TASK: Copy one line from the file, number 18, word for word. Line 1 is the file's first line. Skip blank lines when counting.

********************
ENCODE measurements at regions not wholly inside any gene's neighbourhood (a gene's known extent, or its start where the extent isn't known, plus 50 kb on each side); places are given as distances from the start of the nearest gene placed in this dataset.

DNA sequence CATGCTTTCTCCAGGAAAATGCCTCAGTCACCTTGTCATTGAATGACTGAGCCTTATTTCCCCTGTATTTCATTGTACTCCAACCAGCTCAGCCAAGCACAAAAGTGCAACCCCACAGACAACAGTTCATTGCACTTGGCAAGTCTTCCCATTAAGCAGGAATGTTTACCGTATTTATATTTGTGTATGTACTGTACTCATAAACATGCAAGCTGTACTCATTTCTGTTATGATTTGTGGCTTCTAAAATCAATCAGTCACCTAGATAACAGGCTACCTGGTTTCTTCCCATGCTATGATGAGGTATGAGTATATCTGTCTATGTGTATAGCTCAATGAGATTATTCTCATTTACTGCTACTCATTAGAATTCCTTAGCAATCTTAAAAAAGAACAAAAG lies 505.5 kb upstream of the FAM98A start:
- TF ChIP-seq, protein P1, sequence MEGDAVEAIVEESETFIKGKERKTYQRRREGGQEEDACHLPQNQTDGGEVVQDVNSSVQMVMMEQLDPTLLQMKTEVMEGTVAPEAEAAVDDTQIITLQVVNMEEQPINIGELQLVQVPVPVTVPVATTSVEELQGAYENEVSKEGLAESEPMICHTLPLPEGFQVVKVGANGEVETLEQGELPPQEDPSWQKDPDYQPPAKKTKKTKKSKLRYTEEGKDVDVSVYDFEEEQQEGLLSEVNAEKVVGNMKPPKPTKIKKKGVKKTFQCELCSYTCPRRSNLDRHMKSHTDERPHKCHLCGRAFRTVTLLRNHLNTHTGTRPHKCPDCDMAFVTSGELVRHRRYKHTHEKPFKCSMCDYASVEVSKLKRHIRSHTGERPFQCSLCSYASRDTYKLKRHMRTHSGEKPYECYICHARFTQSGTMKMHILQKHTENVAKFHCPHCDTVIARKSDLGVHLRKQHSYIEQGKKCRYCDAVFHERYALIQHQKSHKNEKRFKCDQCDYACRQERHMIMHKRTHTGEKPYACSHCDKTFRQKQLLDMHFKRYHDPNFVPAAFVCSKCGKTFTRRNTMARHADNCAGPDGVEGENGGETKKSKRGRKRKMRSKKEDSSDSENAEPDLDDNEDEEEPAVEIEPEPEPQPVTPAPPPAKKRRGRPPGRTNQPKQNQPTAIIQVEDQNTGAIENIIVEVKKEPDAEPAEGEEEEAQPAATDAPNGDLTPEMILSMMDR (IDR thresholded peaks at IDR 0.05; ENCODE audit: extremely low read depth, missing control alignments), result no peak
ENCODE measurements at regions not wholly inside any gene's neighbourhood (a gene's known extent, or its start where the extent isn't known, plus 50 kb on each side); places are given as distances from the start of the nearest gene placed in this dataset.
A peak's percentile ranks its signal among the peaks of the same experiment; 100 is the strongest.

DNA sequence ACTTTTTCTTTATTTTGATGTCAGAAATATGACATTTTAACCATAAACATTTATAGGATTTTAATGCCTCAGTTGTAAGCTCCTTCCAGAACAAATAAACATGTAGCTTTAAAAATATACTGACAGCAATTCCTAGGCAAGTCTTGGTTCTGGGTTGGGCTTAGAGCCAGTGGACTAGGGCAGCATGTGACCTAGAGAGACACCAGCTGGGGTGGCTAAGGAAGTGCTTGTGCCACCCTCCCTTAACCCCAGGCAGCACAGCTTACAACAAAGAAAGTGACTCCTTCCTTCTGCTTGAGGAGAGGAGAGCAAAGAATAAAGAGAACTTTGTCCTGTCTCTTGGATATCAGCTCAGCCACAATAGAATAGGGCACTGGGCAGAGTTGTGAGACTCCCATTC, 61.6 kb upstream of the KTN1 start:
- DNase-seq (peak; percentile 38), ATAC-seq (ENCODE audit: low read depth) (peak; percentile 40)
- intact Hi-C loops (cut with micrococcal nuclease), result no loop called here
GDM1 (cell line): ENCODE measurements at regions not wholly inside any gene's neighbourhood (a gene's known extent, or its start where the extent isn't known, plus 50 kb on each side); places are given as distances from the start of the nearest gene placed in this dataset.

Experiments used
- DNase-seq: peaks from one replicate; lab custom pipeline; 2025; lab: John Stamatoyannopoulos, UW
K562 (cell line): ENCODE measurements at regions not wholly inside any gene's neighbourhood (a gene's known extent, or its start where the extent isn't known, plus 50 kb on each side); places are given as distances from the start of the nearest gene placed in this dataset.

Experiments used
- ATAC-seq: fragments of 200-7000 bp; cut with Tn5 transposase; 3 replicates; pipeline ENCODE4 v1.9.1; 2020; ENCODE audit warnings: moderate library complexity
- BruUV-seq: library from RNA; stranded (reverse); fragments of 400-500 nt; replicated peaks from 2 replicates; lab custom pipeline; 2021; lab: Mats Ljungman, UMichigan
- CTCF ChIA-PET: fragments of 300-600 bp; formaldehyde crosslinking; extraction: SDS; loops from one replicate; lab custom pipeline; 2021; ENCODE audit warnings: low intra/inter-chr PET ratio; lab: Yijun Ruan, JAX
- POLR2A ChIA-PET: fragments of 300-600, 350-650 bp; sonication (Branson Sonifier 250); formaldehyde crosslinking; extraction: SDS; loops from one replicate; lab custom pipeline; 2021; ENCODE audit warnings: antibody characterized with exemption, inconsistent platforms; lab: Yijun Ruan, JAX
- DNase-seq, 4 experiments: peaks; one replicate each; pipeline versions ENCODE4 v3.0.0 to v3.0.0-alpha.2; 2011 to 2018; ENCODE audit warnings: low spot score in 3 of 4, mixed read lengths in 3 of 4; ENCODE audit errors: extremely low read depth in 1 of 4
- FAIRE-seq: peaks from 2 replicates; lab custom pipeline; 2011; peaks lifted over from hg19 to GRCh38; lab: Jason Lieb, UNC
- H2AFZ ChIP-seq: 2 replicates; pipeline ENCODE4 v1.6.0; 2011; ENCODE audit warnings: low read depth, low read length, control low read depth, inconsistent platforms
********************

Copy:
- DNase-seq, 4 experiments: peaks; one replicate each; pipeline versions ENCODE4 v3.0.0 to v3.0.0-alpha.2; 2011 to 2018; ENCODE audit warnings: low spot score in 3 of 4, mixed read lengths in 3 of 4; ENCODE audit errors: extremely low read depth in 1 of 4